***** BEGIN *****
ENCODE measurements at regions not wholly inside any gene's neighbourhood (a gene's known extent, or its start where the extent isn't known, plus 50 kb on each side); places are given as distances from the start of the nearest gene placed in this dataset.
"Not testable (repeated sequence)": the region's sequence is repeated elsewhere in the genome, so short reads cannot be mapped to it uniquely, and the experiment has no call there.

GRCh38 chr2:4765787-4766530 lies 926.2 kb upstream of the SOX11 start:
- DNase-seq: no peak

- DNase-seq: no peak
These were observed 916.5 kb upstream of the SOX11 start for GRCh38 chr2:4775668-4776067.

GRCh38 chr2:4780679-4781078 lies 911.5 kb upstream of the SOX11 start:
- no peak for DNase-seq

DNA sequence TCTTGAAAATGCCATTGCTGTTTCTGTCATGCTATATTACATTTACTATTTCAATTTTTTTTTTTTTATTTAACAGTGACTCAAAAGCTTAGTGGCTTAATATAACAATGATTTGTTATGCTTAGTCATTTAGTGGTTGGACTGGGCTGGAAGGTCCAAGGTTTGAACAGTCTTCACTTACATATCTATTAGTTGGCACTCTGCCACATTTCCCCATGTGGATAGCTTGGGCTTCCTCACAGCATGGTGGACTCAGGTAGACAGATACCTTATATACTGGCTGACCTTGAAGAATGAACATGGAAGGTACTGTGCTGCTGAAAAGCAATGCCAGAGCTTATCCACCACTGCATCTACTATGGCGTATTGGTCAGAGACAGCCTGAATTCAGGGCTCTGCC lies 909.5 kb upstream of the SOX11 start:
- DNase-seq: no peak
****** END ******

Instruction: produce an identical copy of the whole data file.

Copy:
ENCODE measurements at regions not wholly inside any gene's neighbourhood (a gene's known extent, or its start where the extent isn't known, plus 50 kb on each side); places are given as distances from the start of the nearest gene placed in this dataset.
"Not testable (repeated sequence)": the region's sequence is repeated elsewhere in the genome, so short reads cannot be mapped to it uniquely, and the experiment has no call there.

GRCh38 chr2:4765787-4766530 lies 926.2 kb upstream of the SOX11 start:
- DNase-seq: no peak

- DNase-seq: no peak
These were observed 916.5 kb upstream of the SOX11 start for GRCh38 chr2:4775668-4776067.

GRCh38 chr2:4780679-4781078 lies 911.5 kb upstream of the SOX11 start:
- no peak for DNase-seq

DNA sequence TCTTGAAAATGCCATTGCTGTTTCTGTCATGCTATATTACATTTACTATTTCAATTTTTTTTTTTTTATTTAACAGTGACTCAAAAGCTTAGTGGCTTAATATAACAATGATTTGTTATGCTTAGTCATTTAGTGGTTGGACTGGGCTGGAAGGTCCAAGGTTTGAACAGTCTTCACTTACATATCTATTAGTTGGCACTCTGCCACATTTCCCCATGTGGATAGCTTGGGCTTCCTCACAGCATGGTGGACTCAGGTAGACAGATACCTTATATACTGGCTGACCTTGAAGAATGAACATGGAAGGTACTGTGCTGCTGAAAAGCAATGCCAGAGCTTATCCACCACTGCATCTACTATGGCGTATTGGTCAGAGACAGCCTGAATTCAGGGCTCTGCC lies 909.5 kb upstream of the SOX11 start:
- DNase-seq: no peak